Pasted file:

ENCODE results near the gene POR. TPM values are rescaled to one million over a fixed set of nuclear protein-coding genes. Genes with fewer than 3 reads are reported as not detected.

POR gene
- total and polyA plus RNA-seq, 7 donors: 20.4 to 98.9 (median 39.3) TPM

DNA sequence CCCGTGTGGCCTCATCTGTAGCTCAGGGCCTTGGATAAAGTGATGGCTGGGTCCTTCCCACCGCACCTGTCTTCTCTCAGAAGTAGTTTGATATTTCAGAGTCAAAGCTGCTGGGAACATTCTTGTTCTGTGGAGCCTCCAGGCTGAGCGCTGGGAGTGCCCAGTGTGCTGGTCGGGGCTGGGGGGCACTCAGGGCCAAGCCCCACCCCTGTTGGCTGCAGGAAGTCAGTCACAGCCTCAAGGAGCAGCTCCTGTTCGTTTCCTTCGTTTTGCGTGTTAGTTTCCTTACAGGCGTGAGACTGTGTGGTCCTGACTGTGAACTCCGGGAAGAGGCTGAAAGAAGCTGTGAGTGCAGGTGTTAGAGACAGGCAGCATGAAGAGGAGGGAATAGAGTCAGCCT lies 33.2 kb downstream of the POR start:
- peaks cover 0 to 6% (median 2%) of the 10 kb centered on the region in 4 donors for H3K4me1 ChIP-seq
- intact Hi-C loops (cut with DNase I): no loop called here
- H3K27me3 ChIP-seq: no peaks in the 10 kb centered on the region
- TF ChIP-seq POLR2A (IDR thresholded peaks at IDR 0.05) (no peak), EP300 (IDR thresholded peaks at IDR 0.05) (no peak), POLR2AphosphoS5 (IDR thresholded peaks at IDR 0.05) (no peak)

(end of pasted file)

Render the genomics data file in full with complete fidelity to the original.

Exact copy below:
ENCODE results near the gene POR. TPM values are rescaled to one million over a fixed set of nuclear protein-coding genes. Genes with fewer than 3 reads are reported as not detected.

POR gene
- total and polyA plus RNA-seq, 7 donors: 20.4 to 98.9 (median 39.3) TPM

DNA sequence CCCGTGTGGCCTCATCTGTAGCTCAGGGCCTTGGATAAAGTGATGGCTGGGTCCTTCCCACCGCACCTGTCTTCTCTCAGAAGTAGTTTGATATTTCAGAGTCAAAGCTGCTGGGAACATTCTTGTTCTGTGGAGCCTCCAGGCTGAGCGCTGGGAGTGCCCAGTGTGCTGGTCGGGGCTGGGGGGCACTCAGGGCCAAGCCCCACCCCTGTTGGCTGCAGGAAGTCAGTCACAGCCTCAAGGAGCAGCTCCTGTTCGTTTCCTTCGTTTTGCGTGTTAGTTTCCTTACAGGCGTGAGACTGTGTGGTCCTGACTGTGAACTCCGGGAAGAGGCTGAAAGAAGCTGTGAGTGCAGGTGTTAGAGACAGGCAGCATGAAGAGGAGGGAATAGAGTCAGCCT lies 33.2 kb downstream of the POR start:
- peaks cover 0 to 6% (median 2%) of the 10 kb centered on the region in 4 donors for H3K4me1 ChIP-seq
- intact Hi-C loops (cut with DNase I): no loop called here
- H3K27me3 ChIP-seq: no peaks in the 10 kb centered on the region
- TF ChIP-seq POLR2A (IDR thresholded peaks at IDR 0.05) (no peak), EP300 (IDR thresholded peaks at IDR 0.05) (no peak), POLR2AphosphoS5 (IDR thresholded peaks at IDR 0.05) (no peak)